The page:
NMW enforcement: the politics (and economics) of justice

Earlier this week, Labour launched a press and Twitter offensive against Conservative BIS minister George Freeman, after the latter appeared to dismiss the former’s concern about enforcement of the minimum wage as “the politics of envy”. During a short Delegated Legislation Committee debate on draft minimum wage Regulations on Monday, Freeman had been pressed by Labour MPs Stella Creasy and Stephen Doughty on the number of criminal prosecutions of employers for breach of the minimum wage – just one under Freeman’s government to date. And, towards the end of the debate, Ms Creasy hinted at a surprising lack of knowledge of the enforcement regime on her part when she demanded:

Will the Minister talk us through the consequences to companies of not following the [NMW] regulations? If the number of prosecutions is so low, and those who are named and shamed can bear the brunt of not being popular, is there really any consequence of not paying all those low-paid workers?

The Minister responded:

As I set out in my opening remarks, there are very heavy penalties [for non-compliance]. The hon. Lady may not ever have run a business, but I assure her that for people who do so, fines and reputational damage are a major force for compliance. Prosecutions may satisfy the politics of envy of the Opposition, but they are not the best mechanism to drive compliance.

A crass remark, for sure, but one problem with Labour’s head office and MPs making such a loud and gleeful noise about it is that it invites us to ask what approach Labour would take to enforcement of the minimum wage should they find themselves in government on 8 May.

For, crassness aside, the Minister makes a good point. The criminal prosecution of minimum wage rogues has never been a key element of the enforcement regime, with the Labour government that established the regime itself managing only seven prosecutions in the four years after criminal sanctions came into force in 2006. Indeed, that Labour government had deliberately created an enforcement regime based on HMRC securing compliance (and payment of arrears to workers) through investigation and the imposition of civil penalties, without resorting to resource-draining prosecutions in the criminal courts. So it is at least arguable that every prosecution represents a failure of the enforcement regime, as designed by Labour. In other words, the fewer prosecutions there are, the better.

Certainly, the number of prosecutions is not a very helpful yardstick. What matters most is whether minimum wage-flouting employers believe there is a real risk they will be investigated by HMRC. And that depends upon the financial resources made available to HMRC for intelligence gathering, inspections, and investigations.

In any case, the inescapable fact is that criminal prosecutions are at least 25 times more costly than a standard investigation by HMRC. According to official figures cited in the Trust for London report Settle for nothing less, a criminal prosecution costs at least £50,000, while the average HMRC investigation costs just £1,850. So, if prospective ministers such as Ms Creasy want there to be more criminal prosecutions from 7 May, they will either have to come up with (a lot) more money, or face presiding over a substantial cut in the number of HMRC investigations.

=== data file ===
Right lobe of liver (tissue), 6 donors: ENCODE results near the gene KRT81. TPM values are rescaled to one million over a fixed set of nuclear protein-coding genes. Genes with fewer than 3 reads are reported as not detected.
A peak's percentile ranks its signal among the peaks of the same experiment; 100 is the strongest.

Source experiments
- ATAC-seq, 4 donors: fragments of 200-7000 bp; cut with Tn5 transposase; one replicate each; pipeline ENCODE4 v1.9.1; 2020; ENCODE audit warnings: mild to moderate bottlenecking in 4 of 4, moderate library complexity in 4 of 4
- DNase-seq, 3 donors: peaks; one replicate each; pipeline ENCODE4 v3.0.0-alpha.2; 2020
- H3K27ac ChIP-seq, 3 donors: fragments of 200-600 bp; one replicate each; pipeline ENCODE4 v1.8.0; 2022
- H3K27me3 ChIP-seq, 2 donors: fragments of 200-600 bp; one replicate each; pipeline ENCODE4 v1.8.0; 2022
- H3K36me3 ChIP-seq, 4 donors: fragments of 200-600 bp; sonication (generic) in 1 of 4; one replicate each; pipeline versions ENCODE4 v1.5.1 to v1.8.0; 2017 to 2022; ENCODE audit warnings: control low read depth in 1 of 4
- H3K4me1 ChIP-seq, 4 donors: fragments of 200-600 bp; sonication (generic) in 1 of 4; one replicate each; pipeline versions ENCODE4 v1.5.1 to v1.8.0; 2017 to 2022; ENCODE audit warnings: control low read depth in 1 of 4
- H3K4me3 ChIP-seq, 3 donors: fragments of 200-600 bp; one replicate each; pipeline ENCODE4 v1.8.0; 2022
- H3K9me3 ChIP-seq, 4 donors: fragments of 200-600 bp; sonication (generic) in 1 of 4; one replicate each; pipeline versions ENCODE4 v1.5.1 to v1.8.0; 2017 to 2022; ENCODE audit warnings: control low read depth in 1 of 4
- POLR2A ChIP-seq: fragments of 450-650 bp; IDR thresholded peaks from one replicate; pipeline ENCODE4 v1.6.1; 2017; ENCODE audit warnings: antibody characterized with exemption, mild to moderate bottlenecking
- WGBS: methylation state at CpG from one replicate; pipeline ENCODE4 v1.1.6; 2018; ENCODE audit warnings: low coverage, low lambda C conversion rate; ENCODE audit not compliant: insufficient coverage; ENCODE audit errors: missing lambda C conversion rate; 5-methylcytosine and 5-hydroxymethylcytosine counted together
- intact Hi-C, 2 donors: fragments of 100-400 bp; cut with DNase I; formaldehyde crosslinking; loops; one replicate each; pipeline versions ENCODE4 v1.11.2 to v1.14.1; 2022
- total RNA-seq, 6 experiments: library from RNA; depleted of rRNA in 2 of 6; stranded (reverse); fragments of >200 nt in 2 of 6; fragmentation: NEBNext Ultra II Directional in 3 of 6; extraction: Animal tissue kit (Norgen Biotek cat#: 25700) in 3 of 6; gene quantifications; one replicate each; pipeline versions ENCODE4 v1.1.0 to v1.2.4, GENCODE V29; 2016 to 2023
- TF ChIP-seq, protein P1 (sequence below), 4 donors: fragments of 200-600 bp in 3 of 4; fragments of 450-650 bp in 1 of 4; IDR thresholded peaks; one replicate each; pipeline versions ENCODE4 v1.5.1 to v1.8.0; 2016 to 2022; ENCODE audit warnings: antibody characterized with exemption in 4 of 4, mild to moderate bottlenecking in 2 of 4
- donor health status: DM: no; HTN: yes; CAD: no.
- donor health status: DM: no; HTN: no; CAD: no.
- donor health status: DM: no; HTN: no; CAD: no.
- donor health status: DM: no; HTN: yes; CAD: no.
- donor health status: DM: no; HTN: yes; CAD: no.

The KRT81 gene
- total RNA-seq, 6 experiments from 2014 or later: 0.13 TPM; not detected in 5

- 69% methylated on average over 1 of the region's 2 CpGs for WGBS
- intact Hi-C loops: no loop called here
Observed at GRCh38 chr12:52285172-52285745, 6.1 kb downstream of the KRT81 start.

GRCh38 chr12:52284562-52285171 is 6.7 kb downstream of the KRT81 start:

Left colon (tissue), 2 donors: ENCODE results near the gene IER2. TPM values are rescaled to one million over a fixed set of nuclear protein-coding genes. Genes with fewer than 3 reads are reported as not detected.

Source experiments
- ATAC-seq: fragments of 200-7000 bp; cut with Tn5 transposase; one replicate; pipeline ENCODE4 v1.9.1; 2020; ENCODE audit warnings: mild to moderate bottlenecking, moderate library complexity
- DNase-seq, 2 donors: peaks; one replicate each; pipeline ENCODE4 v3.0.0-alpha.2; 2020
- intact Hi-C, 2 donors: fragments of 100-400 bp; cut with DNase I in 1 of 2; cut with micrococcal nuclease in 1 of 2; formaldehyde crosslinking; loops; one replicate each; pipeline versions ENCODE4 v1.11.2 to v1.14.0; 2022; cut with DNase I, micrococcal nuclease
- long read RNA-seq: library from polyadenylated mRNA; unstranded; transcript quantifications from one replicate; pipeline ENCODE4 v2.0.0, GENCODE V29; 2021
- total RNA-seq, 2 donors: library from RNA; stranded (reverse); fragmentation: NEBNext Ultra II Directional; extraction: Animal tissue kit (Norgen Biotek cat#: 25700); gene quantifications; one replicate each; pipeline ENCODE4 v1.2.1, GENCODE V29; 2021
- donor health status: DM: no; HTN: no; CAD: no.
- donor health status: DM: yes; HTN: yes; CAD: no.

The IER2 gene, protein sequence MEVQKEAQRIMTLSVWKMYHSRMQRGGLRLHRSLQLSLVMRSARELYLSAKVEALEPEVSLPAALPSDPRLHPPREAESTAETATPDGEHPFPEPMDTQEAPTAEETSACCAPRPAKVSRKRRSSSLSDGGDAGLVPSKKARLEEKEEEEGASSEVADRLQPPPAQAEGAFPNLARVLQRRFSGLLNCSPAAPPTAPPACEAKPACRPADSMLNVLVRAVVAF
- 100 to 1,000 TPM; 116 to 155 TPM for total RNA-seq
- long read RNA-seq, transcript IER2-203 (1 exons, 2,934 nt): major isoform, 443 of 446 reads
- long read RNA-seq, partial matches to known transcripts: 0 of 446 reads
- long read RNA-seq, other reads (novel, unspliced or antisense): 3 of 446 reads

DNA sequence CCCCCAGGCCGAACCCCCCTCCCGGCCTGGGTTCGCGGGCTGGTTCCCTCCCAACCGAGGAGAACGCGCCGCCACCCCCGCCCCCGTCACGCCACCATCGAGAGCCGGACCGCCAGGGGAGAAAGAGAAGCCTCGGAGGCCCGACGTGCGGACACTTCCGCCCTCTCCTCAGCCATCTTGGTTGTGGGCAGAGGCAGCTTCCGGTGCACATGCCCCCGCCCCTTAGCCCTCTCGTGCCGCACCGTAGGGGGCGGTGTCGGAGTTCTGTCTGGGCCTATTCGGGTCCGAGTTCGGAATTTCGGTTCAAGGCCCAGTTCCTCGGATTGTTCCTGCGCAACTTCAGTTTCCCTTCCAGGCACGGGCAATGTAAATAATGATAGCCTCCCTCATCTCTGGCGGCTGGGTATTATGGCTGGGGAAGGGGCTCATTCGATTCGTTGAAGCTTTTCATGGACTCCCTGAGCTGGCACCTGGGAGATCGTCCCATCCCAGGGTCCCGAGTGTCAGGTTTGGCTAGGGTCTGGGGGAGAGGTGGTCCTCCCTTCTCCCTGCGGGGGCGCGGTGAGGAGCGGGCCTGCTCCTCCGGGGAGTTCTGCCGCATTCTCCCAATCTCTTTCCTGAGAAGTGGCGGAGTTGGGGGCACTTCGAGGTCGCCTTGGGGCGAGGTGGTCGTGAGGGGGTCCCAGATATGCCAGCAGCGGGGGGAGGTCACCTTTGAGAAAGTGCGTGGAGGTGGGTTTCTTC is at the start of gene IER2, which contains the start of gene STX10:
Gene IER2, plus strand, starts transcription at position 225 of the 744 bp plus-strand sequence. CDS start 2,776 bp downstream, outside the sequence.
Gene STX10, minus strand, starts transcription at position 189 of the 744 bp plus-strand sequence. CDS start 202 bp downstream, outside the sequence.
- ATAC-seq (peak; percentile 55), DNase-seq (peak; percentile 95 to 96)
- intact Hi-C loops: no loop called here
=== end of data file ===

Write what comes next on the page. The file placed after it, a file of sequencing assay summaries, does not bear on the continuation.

To date, there has been no indication from any shadow minister that Labour would increase the spend on minimum wage enforcement – which the Coalition has recently increased by an impressive 50 per cent, from £8 million in 2013-14, to £9 million in 2014-15, and a budgeted £12 million for 2015-16. Indeed, Vince Cable and Jo Swinson have steadily shot most of Labour’s minimum wage enforcement foxes: naming & shaming is (finally) gearing up; the maximum civil penalty has been increased from £5,000 to £20,000; and, as I’ve noted previously on this blog, that maximum penalty will increase again to a more than adequate £20,000 per underpaid worker just as soon as the Small Business, Enterprise & Employment Bill becomes law. Poor Labour MPs are left waving little more than a meaningless pledge to ‘increase’ the maximum penalty to £50,000 (per employer or per worker, no one’s thought it necessary to spell out).

So, do Labour plan to reshape the enforcement regime, with a new emphasis on (expensive) criminal prosecutions? I put that question to Ms Creasy and Mr Doughty on Twitter, but they didn’t respond. I guess it’s easier to make fun of hapless government ministers than it is to explain what you’d do differently if you were sitting in their ministerial chair.

Postscript: Ms Creasy appears to have read this post, but has not (yet) taken the opportunity to explain the extent to which criminal prosecutions would feature in a Labour government’s approach to enforcement of the minimum wage.

Leave a Reply

Fill in your details below or click an icon to log in:

WordPress.com Logo

You are commenting using your WordPress.com account. Log Out / Change )

Twitter picture

You are commenting using your Twitter account. Log Out / Change )

Facebook photo

You are commenting using your Facebook account. Log Out / Change )

Google+ photo

You are commenting using your Google+ account. Log Out / Change )

Connecting to %s